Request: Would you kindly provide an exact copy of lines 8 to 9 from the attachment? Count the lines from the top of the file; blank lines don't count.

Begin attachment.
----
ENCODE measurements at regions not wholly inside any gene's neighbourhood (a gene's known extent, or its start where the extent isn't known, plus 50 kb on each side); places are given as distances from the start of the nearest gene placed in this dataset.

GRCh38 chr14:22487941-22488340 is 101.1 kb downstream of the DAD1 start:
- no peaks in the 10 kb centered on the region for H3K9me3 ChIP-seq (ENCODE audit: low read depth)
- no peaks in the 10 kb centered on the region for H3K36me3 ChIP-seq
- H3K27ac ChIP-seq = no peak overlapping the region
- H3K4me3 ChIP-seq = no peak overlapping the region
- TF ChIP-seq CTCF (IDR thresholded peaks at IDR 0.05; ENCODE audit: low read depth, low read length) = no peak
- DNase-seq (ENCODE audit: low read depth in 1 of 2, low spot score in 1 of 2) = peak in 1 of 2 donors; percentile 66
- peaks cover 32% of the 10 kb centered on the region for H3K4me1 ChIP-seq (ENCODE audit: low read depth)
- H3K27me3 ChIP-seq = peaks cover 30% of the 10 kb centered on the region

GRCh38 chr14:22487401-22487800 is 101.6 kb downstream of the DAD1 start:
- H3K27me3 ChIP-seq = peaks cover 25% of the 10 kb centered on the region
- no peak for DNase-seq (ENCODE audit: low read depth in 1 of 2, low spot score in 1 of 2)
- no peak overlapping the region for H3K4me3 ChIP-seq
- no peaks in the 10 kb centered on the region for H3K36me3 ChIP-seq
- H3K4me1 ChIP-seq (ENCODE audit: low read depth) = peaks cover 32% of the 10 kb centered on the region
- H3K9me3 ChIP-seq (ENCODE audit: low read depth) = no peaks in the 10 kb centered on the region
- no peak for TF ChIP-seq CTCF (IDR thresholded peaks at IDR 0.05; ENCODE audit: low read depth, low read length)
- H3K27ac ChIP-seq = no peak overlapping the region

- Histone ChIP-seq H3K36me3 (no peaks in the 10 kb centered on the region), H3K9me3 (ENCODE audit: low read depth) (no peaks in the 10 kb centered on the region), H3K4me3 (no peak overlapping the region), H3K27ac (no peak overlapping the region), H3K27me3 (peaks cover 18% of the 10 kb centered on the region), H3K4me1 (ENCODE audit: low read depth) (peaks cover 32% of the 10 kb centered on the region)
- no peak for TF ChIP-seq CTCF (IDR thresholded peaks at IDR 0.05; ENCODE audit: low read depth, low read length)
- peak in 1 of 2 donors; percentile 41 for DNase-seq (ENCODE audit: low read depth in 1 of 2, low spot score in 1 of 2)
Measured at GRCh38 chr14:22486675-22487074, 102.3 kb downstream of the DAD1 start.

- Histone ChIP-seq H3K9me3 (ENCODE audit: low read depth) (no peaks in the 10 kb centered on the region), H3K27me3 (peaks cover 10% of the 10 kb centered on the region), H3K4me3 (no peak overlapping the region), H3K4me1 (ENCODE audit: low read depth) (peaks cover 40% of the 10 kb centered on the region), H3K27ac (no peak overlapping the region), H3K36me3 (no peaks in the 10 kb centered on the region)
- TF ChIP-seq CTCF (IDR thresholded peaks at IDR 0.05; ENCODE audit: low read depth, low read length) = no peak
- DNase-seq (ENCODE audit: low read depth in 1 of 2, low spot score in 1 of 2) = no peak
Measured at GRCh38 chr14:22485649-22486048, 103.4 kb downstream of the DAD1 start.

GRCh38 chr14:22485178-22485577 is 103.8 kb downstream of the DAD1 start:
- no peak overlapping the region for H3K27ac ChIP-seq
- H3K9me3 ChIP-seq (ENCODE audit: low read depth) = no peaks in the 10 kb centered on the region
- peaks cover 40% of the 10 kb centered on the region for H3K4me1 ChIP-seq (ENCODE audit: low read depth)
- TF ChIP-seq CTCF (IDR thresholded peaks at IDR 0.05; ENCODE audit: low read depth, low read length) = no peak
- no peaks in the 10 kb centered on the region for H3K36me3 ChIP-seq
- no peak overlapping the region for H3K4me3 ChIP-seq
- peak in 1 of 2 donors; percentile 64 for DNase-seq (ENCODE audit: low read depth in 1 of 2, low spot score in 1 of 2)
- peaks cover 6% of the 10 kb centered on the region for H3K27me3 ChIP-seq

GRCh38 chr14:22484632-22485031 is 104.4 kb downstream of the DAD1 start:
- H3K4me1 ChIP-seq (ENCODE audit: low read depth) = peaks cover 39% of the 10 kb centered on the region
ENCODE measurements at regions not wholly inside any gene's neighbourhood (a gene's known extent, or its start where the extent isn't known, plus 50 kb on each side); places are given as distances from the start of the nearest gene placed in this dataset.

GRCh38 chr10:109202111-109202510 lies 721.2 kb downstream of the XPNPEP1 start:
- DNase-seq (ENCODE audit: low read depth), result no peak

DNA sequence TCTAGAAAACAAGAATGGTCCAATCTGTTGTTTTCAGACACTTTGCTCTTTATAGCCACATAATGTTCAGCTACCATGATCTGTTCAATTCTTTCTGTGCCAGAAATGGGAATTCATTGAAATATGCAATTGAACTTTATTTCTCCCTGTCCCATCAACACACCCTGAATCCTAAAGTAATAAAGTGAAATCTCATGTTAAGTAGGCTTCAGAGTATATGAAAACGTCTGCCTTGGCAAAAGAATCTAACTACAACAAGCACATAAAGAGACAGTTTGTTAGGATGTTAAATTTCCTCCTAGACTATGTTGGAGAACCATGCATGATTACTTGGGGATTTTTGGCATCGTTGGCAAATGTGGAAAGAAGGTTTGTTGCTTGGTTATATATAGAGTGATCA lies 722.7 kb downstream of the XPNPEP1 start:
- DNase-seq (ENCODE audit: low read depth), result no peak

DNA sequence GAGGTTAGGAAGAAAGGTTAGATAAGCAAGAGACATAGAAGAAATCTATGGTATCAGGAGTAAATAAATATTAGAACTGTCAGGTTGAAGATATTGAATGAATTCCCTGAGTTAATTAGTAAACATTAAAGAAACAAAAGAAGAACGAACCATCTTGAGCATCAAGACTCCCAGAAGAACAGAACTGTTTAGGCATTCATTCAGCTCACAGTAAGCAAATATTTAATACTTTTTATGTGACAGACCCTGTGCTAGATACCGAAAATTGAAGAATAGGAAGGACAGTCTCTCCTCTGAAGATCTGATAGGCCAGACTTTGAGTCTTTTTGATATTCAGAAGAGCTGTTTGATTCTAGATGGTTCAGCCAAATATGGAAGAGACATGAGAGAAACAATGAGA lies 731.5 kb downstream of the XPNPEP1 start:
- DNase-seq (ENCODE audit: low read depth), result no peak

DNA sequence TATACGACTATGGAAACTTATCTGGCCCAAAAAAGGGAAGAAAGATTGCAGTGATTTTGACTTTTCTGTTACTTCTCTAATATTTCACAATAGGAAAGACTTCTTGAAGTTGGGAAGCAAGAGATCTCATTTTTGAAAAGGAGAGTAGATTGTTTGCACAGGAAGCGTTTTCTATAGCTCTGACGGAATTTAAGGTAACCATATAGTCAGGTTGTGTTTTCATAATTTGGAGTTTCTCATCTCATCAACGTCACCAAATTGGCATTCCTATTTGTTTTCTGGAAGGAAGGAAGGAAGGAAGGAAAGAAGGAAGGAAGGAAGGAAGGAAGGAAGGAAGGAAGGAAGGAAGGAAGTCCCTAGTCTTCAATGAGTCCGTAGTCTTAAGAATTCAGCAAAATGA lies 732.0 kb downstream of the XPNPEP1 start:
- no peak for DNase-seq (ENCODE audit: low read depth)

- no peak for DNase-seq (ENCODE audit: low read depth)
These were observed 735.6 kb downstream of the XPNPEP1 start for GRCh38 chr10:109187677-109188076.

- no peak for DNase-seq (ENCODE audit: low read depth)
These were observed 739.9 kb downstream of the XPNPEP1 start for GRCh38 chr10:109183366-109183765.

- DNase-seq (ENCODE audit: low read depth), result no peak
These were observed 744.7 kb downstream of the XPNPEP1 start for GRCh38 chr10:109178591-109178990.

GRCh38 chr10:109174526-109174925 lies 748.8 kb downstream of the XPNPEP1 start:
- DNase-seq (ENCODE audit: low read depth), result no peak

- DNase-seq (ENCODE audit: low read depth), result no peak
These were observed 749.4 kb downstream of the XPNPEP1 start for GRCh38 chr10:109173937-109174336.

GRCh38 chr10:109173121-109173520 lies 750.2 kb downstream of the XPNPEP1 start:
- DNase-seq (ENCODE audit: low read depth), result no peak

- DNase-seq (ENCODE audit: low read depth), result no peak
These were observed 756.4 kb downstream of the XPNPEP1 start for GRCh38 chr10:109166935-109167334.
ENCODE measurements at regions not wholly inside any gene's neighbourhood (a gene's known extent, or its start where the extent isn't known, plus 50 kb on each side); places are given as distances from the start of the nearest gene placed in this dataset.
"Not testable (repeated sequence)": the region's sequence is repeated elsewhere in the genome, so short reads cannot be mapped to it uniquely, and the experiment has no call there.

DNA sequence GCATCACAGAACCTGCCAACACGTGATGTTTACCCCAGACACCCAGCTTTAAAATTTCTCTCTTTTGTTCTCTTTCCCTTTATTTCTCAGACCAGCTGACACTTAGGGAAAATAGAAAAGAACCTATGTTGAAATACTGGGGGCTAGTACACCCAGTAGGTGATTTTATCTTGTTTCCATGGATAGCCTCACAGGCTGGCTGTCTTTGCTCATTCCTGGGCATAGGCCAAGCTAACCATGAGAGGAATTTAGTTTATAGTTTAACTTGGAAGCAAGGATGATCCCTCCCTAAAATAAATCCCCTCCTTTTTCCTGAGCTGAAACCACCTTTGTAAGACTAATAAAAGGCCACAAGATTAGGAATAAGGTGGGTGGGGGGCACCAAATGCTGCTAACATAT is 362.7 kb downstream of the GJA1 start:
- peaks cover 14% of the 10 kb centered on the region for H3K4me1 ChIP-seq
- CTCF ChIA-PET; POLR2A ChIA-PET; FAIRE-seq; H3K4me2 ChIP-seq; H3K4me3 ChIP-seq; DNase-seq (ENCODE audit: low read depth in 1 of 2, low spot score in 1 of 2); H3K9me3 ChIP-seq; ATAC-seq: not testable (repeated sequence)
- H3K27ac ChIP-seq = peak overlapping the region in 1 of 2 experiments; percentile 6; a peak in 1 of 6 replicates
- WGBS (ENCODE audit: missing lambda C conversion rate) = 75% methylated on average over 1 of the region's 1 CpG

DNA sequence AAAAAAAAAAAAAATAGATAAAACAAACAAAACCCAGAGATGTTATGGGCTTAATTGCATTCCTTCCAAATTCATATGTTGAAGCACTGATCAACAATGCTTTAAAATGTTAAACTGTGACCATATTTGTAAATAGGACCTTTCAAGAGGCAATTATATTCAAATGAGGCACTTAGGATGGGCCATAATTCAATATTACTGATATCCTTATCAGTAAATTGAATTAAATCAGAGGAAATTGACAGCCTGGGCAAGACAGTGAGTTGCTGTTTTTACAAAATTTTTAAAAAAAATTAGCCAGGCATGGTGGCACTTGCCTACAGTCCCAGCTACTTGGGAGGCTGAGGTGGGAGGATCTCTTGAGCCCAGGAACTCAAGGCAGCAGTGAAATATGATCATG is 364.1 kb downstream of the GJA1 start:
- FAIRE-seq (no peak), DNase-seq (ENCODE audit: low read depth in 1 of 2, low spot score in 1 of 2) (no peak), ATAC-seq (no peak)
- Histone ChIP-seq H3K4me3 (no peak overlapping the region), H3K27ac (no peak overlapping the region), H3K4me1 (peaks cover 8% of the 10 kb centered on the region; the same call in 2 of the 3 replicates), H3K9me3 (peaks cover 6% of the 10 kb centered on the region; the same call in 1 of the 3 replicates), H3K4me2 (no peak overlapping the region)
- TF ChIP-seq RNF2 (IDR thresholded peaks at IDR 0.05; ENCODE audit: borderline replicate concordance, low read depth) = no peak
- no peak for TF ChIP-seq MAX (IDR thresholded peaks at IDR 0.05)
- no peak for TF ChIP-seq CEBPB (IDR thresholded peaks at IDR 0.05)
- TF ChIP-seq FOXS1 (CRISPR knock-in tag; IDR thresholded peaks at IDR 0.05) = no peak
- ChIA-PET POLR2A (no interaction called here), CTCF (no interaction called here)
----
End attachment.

- DNase-seq (ENCODE audit: low read depth in 1 of 2, low spot score in 1 of 2) = peak in 1 of 2 donors; percentile 66
- peaks cover 32% of the 10 kb centered on the region for H3K4me1 ChIP-seq (ENCODE audit: low read depth)